Wolfgang Münchau writing for the Financial Times correctly asserts Lord Lawson is right – Britain does not need Europe
In discussing the pros and cons of Britain’s membership of the EU, the most important point to remember is this: the terms of an exit are freely negotiable. This means that the economic consequences will depend to a large extent on those exit terms.
In his article in the Times last week, Lord Lawson, a former UK chancellor, argued that the regulatory costs of the single market for the British economy exceed the economic costs of an exit. As a consequence he favours an exit. Is the analysis correct? Does the conclusion logically follow?
I do agree with most of his analysis, especially his point that, for the UK, the single market carries higher costs than benefits. For the EU as a whole, the single market has been a macroeconomic non-event. Its impact on aggregate gross domestic product is statistically imperceptible.
David Cameron, Britain’s prime minister, may also find it easier to negotiate favourable exit terms than a treaty change. The latter would be needed if he wanted to put substance to his goal of a fundamental change in Britain’s relationship with the EU. It would have to be agreed by all members, their parliaments, and it would need to pass in several referendums.
[Mish Note: This is why I said Cameron was being disingenuous about calling for a referendum. One of the conditions he placed on the referendum was successful renegotiation of a new treaty, something Cameron has to know is not going to happen, at least along the lines of what the UK wants. See Cameron Faces Cabinet Crisis of His Own Making; Purposely Self-Inflicted Wounds]
The legal basis for an exit clause is softer than for a treaty change. Article 50 of the Treaty on European Union, one of the two treaties known together as the Lisbon Treaty, provides the option of an exit.
Lord Lawson’s strongest argument relates to the changing nature of the EU. If Britain decided to remain a member, it would find itself pushed to the outside as the eurozone integrates. The financial transactions tax and banking union are two early examples of an integration that occurs without Britain’s participation. There will be many more. The euro is what splits the EU – or rather the British decision not to join it. The rest is an inevitable denouement.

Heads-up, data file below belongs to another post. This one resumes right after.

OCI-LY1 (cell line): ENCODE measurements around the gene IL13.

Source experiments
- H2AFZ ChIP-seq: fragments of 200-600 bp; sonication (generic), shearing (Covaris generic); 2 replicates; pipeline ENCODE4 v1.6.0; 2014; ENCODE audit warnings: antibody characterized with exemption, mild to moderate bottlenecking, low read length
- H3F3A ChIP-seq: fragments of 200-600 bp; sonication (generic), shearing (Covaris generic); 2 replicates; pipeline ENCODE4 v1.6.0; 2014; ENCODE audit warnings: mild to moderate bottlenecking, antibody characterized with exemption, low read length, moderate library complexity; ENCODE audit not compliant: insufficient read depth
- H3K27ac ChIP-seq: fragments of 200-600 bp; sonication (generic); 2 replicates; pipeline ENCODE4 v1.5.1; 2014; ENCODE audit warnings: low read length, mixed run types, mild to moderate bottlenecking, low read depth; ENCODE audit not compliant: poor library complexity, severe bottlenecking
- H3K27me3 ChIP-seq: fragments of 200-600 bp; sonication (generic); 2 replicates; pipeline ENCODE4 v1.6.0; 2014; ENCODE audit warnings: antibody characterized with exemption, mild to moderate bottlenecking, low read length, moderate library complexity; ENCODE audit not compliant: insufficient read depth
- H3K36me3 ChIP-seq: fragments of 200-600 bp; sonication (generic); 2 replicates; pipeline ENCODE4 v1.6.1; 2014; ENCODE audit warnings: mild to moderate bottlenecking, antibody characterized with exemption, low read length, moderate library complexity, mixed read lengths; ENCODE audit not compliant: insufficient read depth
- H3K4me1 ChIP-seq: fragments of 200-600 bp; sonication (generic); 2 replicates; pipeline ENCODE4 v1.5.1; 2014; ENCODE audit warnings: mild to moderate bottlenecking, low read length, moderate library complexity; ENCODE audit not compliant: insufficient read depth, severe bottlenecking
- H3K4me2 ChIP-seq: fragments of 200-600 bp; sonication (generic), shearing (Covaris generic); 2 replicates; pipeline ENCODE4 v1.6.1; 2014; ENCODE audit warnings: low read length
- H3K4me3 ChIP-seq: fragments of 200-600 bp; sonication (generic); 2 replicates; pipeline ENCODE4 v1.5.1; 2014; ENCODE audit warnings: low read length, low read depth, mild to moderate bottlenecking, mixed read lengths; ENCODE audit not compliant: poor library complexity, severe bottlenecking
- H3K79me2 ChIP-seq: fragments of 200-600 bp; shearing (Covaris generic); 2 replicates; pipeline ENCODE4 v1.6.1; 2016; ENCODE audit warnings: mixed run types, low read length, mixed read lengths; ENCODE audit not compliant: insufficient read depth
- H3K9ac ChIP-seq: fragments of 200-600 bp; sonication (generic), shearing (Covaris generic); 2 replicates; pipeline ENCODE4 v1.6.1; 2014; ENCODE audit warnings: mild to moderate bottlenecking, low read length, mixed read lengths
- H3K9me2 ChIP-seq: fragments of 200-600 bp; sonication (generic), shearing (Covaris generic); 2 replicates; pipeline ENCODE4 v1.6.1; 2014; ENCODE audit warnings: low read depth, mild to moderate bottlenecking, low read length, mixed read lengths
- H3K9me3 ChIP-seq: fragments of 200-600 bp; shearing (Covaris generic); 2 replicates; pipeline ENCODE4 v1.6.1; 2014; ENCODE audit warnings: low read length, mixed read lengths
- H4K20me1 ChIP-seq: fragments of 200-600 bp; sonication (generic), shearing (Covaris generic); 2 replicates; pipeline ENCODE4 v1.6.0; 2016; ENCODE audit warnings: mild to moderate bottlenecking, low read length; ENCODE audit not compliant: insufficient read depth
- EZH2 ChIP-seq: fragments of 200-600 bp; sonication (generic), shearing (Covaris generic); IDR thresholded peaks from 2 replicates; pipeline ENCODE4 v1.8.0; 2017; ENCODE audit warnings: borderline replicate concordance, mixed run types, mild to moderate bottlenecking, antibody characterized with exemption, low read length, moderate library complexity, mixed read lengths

The EU’s incipient banking union may be too slow to resolve the eurozone crisis, but potent enough to drive a wedge between the eurozone and the UK. A banking union means that the eurozone will ultimately end up with its own financial centre.
My overall conclusions, however, concur with his. There may be reasons why the UK may wish to remain a member of the EU. But whatever they are, they are not economic.
Problem Entirely in Cameron’s Head
For some reason Cameron is wedded to the idea the UK belongs in the EU without ever adequately explaining why. Avoidance of nannycrat rules and regulations alone is well worth the cost (if any) of an exit. But there really is no cost, only benefits, if the UK negotiates a successful exit.
And the price for staying in will be expensive. Sooner or later the EU is going to impose a Financial Transaction tax that will be hard for London to avoid. There will be further rounds of inane rules and regulations on food, on energy, on imports, on everything.
Moreover, Cameron may lose the election to a Labor party that may embrace silly tax schemes as well as other inane ideas.
In short, there are all kinds of things that can go wrong if the UK stays in, and there is little that can go wrong if the UK negotiates reasonable exit terms. And it is actually in everyone’s interest to do just that.
The problem is entirely in Cameron’s head.
Mike “Mish” Shedlock